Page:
Statement by Ambassador Jerry Matjila, Permanent Representative of South Africa to the United Nations, during the Security Council Meeting on the implementation of Resolution 2532 (COVID-19 Pandemic), 9 September 2020
I thank you for convening this meeting to allow the Security Council to be informed on the implementation of Resolution 2532 (2020).
I would also like to thank the Under Secretary-General for Political Affairs, Ms Rosemary DiCarlo; the Under Secretary-General for Peace Operations, Mr Jean-Pierre Lacroix; and the Under Secretary-General for Humanitarian Affairs, Mr Mark Lowcock, for their comprehensive briefings.
South Africa notes with concern that the Secretary-General’s call for a global ceasefire, in order to focus due attention on the COVID-19 pandemic and attempts to mitigate its impacts, has not been broadly respected by parties to conflict.
The COVID-19 pandemic has presented an added burden to countries affected by conflict due to the numerous restrictions resulting from it, that may derail progress in achieving the necessary milestones in political processes. Regrettably, in some countries where the call for a global ceasefire was initially respected, tensions have risen once again, and the gains made in achieving political settlements are being undermined.
In fact, we are also concerned that some armed groups as well as terrorist groups have taken advantage of the COVID-19 pandemic to intensify their activities and launched armed attacks, including on civilians.
South Africa therefore reiterates its support for a global ceasefire and cessation of hostilities and urge parties in areas of conflict to heed this call and prioritise efforts to consolidate durable peace and stability. We also welcome and support the continued efforts and work of the Special Representatives and Special Envoys of the Secretary-General in advocating for a cessation of hostilities.
We commend the continued efforts of the United Nations peacekeeping missions to protect the safety and health of peacekeepers. We further welcome the swift action and mitigation measures taken by the United Nations peace missions to ensure that peacekeepers do not become a contagion factor on the ground. We also commend the efforts of peacekeeping missions to support host countries in tackling the pandemic while continuing to carry out their mandates.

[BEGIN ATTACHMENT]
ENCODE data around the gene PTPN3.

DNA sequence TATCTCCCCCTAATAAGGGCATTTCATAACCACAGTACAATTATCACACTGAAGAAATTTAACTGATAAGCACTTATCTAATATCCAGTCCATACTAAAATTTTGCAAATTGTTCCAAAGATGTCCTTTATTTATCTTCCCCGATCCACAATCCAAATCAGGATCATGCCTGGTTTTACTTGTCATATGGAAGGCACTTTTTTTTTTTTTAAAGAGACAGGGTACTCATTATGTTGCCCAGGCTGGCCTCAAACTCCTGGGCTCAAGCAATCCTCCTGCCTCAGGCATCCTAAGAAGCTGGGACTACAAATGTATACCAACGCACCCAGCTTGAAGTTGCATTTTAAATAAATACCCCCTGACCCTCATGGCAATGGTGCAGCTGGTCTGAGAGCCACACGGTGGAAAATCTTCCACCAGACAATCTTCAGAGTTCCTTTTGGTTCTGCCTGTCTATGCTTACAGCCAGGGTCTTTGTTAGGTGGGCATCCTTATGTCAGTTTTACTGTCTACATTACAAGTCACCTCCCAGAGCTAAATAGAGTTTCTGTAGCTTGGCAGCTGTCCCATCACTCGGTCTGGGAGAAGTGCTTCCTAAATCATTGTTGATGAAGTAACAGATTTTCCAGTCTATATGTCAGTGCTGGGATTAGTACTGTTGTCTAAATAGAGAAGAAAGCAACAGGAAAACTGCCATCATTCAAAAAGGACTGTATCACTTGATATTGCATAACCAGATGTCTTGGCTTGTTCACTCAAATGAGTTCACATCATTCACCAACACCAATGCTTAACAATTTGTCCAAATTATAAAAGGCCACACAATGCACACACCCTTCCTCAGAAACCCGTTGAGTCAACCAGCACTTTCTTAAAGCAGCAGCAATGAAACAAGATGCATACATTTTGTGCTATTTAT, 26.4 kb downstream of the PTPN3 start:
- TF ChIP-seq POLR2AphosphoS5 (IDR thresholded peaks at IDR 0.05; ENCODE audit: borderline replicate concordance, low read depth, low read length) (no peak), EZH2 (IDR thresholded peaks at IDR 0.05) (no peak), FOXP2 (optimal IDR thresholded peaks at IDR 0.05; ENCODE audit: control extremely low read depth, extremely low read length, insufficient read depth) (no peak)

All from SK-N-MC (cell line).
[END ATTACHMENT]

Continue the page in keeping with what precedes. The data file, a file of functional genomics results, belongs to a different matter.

The humanitarian situations in many countries in conflict have worsened due to the prevalence of the COVID-19 pandemic. Resolution 2532 (2020) calls for a humanitarian ceasefire in order to allow for the safe delivery of, and access to, humanitarian assistance. In this regard, we call on the parties to conflict to ensure unhindered access to humanitarian assistance in accordance with international humanitarian law.
We note the provisions for exemptions in the various sanctions regimes to allow access to humanitarian aid and are cognisant of the improvements to fast track applications for humanitarian exemptions to respond to the COVID-19 pandemic. However, it is apparent that the impact of sanctions and its resultant socio-economic effects are preventing countries to effectively combat the COVID-19 pandemic. This is exposing already vulnerable civilians, including refugees, migrants and Internally Displaced Persons to additional difficult conditions. We therefore call on Council members to continue their efforts to improve the fast tracking of exemptions in order to enable access to humanitarian assistance.
Furthermore, the broader impact of unilateral coercive measures, especially in the context of the COVID-19 pandemic, is exacerbating the suffering of ordinary civilians. It is for this reason that South Africa reiterates its support for the Secretary-General’s call for the lifting of sanctions measures in order to allow these countries to adequately address the effects of the pandemic.
It is vital that the Security Council remains steadfast in its support of countries experiencing armed conflict, especially during the COVID-19 pandemic. It is also important that it continues to pursue inclusive dialogue, the implementation of political agreements and providing assistance for solutions aimed at conflict prevention, as part of its responsibility to maintain international peace and security.
In conclusion, Mr President,
The pandemic has illustrated, now more than ever, that it is imperative for countries to cooperate closely in the face of global public health and other emergencies in solidarity with one another. The continued efforts to enhance a coherent and coordinated response by the entire United Nations system to address the pandemic, remains paramount.
In this context, South Africa reiterates its strong support for the leadership role of the World Health Organisation and its Director-General, Dr Tedros Ghebreyesus, in dealing with the global response to the COVID-19 pandemic.
I thank you.
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